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Old 03-06-2015, 11:35 PM   #1
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Default Dirk Benedict's Cream of Carrot Soup

Dirk Benedict's Cream of Carrot Soup

Written by Marcel Damen Sunday, 11 January 2009

We recently found this article meant to promote the Battlestar Galactica 1978 pilot "Saga of a Star World". It's giving some insight on Dirk Benedict's lifestyle, in particular his macrobiotic cooking. The article concludes with his recipe for Cream of Carrot Soup.

In Universal's futuristic fantasy, Battlestar Galactica, Dirk Benedict co-stars as a lusty fighter pilot in outer space, who refuses to take anything seriously. Even an inter-planetary attack by the dreaded Cylons, sub-human creatures encased in chrome, doesn't keep him from his usual pursuits -- chasing girls, high stakes card games and thumbing his nose at authority.
But the bravura role is a far cry from the intense and serious young actor Benedict actually is. Among the subjects he takes most seriously is food -- to the point where he plans to open an "alternative foods" restaurant in Los Angeles in the near future.

Alternative foods?

"It's based on grain -- whole grain -- which is all anyone really needs," says the handsome young actor. "With a little imagination, you can get an infinite variety of flavors out of the basic grains -- wheat, rice, oats, corn, barley and buck*wheat groats. Last night, I made fried rice, 'hamburgers' blended with Japanese beans, roasted pumpkin seeds and sauteed scallions, which were absolutely delicious. And a lot more healthy, in my opinion, than the 'real thing.'"

Oddly enough, Benedict was raised on a cattle ranch in Montana's Big Sky Country. "I used to eat steak for breakfast, meat loaf for lunch, and roast beef for dinner," he recalled. "But I didn't like the energy meat gave me, and when someone turned me on to grain, I decided to give it a try. I was on my way to a cabin I own in Montana, to work on a screenplay, so it became an experiment. I brought only grain with me, nothing else, and stayed more than a month.

"After a few weeks, I felt terrific. And because I had to prepare all my own food -- the nearest restaurant was twenty miles away through deep snow -- I discovered that I had a flair for cooking."

The most important ingredient in the kitchen, says Benedict, is imagination. "A little courage helps, too," he added, "or at least a willingness to botch a recipe and give it another try. I never follow a recipe precisely. It's like acting. If you read the author's words, just the way he wrote them, you'll give a dull performance. You have to bring yours own excitement to the role.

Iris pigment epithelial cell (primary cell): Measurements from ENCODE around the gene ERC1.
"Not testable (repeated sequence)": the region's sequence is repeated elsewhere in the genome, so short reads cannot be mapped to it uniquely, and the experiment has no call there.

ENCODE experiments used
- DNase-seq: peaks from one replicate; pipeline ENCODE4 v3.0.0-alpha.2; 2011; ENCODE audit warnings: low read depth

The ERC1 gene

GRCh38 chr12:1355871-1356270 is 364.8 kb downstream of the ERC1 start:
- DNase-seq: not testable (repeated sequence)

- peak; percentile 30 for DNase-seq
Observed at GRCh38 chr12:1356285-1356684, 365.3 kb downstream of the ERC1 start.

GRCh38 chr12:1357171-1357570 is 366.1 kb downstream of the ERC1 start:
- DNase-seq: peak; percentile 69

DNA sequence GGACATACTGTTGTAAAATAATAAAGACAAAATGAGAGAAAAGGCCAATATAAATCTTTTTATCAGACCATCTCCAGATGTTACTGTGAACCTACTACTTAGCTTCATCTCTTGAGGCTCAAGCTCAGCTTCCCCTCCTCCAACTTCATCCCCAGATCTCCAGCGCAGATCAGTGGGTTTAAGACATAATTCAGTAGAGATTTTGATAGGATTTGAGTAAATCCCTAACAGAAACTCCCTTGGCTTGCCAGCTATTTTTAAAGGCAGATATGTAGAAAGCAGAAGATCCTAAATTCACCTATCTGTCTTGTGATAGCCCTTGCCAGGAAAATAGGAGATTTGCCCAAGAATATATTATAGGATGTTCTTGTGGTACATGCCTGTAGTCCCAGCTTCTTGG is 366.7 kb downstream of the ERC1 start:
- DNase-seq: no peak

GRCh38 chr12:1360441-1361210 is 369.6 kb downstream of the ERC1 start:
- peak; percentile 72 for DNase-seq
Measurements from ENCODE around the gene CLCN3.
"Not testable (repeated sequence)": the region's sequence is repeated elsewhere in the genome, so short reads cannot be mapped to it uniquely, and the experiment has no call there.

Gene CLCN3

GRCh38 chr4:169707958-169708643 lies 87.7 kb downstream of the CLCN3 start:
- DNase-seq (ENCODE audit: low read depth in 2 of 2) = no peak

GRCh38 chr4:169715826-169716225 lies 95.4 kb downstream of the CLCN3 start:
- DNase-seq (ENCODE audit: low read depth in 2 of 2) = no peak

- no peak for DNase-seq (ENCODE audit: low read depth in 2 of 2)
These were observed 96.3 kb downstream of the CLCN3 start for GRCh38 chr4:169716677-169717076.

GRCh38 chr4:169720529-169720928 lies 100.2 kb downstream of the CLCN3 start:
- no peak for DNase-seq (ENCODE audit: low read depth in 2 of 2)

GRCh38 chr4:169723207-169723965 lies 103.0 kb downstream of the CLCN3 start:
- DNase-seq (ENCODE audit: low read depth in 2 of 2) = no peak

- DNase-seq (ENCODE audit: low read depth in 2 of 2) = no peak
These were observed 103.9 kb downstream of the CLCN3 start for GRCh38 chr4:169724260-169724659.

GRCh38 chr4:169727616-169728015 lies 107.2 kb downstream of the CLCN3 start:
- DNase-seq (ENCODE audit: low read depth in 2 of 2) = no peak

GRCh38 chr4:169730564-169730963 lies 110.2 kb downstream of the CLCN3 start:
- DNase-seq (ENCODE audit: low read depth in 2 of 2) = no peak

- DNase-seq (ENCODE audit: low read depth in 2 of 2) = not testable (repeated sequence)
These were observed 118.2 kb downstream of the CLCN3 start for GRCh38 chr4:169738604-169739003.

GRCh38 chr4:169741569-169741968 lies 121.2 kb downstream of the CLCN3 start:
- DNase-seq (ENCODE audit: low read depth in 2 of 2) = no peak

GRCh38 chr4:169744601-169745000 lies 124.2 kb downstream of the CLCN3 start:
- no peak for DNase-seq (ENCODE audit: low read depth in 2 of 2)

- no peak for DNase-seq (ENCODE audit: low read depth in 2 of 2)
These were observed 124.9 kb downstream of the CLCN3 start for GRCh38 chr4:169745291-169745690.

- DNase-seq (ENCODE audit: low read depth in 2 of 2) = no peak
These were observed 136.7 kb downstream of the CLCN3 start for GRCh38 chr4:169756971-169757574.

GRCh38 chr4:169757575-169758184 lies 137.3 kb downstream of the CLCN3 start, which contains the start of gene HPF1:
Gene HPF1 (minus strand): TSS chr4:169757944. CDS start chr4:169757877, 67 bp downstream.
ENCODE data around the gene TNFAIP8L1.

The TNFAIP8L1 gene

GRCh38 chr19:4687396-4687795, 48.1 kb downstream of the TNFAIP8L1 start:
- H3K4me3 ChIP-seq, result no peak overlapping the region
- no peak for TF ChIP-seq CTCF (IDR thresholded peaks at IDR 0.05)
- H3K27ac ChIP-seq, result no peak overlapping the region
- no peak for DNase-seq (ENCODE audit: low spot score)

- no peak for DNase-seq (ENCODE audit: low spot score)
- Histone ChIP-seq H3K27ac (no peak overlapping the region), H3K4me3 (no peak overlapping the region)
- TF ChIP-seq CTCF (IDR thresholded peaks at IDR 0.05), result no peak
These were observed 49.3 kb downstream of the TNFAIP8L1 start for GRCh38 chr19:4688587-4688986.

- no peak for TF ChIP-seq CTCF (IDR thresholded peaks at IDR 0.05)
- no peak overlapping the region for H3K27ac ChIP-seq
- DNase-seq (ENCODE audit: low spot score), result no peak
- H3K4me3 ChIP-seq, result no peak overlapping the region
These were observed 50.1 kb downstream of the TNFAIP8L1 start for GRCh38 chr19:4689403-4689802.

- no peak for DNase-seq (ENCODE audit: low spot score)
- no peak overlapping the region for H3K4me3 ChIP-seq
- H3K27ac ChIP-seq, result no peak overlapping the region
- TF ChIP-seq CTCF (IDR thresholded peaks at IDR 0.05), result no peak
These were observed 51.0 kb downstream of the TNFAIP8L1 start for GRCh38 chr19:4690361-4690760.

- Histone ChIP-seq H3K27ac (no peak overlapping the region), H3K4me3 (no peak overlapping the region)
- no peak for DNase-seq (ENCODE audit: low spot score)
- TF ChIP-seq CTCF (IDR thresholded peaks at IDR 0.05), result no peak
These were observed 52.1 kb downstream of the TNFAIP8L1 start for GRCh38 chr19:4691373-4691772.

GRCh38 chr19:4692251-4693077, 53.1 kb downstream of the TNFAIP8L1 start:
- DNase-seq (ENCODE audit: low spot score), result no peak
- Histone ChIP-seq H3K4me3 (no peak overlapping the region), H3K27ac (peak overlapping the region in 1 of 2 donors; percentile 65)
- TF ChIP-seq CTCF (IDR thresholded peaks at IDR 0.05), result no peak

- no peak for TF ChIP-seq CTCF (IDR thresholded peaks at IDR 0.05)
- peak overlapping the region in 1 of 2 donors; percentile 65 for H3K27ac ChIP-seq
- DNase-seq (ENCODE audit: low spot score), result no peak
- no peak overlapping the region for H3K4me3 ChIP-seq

"The same is true of cooking," he went on. "I love to visit a friend's house, open the refrigerator, then figure out what to do with whatever's in there. Cooking should be loose. A recipe is never more than a guide."
With that warning in mind, Benedict consented to jot down a recipe for one of his favorite dishes, Cream of Carrot Soup, made with brown rice flour. Like many of the actor's culinary creations, it's prepared in a wok (a shallow oriental skillet).

"But remember, don't follow my directions precisely," he cautioned. "My soup is good. But yours might be even better."


6 Raw Carrots (about 1 lb.)

Water to Cover

1/4 Cup Brown Rice (see recipe)

Vegetable Oil (peanut, corn, safflower)




Cut carrots into Julienne strips, then cut strips into small chunks, about 1/2" long. Stir fry in Wok or frying pan in vegetable oil to seal in flavor. Cover with water and simmer until soft, about 1 hr., adding salt to taste at the end of cooking. Mean*while, grind the brown rice in a blender so that it becomes a course flour. Add this to the carrot broth to thicken and "cream" the soup.

Add cinnamon for flavor, and serve with a pat of butter.

The soup, says Benedict, can be eaten hot or cold. It will congeal into a jello-like vegetable pudding which is equally delicious the next day.


Last edited by ojai22; 03-09-2015 at 12:10 AM..
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